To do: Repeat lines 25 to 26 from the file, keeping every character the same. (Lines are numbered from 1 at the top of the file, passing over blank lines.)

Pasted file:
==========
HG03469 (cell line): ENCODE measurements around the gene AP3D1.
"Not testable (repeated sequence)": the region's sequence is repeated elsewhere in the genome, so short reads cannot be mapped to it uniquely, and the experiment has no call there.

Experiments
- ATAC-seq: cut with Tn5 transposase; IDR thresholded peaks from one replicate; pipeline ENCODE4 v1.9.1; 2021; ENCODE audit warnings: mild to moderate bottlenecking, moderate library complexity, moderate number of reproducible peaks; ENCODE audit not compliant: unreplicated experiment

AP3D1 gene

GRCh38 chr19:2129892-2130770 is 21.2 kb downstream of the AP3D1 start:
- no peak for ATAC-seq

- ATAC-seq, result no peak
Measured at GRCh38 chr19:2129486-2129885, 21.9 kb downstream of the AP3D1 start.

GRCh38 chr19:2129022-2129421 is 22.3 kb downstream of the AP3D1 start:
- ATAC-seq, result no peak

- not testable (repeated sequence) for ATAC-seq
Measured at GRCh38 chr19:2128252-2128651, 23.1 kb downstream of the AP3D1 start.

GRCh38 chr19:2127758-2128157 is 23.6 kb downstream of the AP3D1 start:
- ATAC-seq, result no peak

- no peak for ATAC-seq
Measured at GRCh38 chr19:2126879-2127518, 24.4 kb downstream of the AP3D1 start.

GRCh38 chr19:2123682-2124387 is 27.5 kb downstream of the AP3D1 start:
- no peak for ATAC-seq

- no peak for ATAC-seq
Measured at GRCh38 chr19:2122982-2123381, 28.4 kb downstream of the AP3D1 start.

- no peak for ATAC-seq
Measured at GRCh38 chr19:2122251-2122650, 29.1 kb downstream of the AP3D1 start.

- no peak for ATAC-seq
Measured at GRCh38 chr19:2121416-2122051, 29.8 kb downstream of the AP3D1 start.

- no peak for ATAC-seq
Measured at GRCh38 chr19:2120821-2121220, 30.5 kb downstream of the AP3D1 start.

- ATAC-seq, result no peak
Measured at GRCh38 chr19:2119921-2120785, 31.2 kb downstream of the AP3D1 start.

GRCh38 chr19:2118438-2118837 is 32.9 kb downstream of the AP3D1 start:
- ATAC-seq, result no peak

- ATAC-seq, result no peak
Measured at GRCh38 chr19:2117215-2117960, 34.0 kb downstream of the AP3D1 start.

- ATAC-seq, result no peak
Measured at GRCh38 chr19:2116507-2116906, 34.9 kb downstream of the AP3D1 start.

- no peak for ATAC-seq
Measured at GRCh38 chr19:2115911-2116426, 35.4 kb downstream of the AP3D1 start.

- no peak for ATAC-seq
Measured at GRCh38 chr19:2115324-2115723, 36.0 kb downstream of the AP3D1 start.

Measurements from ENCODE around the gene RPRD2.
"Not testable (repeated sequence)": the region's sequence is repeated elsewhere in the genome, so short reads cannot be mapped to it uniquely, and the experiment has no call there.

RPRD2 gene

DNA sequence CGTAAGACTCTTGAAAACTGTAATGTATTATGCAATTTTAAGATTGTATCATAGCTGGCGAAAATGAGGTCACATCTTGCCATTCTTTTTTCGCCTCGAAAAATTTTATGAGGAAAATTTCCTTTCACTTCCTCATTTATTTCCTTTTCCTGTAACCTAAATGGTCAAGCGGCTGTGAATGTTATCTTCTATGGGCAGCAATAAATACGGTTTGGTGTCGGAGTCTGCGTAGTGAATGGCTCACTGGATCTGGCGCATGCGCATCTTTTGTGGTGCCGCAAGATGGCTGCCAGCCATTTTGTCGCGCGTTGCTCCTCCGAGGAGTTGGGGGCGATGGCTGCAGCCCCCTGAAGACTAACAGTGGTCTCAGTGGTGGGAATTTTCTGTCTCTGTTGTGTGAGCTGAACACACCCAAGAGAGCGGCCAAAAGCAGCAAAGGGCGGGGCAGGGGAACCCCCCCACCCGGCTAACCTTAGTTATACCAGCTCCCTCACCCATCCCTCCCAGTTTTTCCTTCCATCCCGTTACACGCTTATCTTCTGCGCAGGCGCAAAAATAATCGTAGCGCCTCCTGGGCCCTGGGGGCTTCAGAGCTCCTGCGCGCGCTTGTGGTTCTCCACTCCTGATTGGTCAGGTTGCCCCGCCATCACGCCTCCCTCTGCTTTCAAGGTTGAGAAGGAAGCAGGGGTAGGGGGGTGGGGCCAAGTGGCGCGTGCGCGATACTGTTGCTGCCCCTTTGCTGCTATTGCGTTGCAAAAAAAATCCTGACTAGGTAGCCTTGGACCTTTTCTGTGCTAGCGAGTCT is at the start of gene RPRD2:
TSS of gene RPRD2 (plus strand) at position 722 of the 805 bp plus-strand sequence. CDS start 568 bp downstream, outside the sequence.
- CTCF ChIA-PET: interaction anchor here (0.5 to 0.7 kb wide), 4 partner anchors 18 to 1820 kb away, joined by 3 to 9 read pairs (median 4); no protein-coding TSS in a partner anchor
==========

Measured at GRCh38 chr19:2121416-2122051, 29.8 kb downstream of the AP3D1 start.

- no peak for ATAC-seq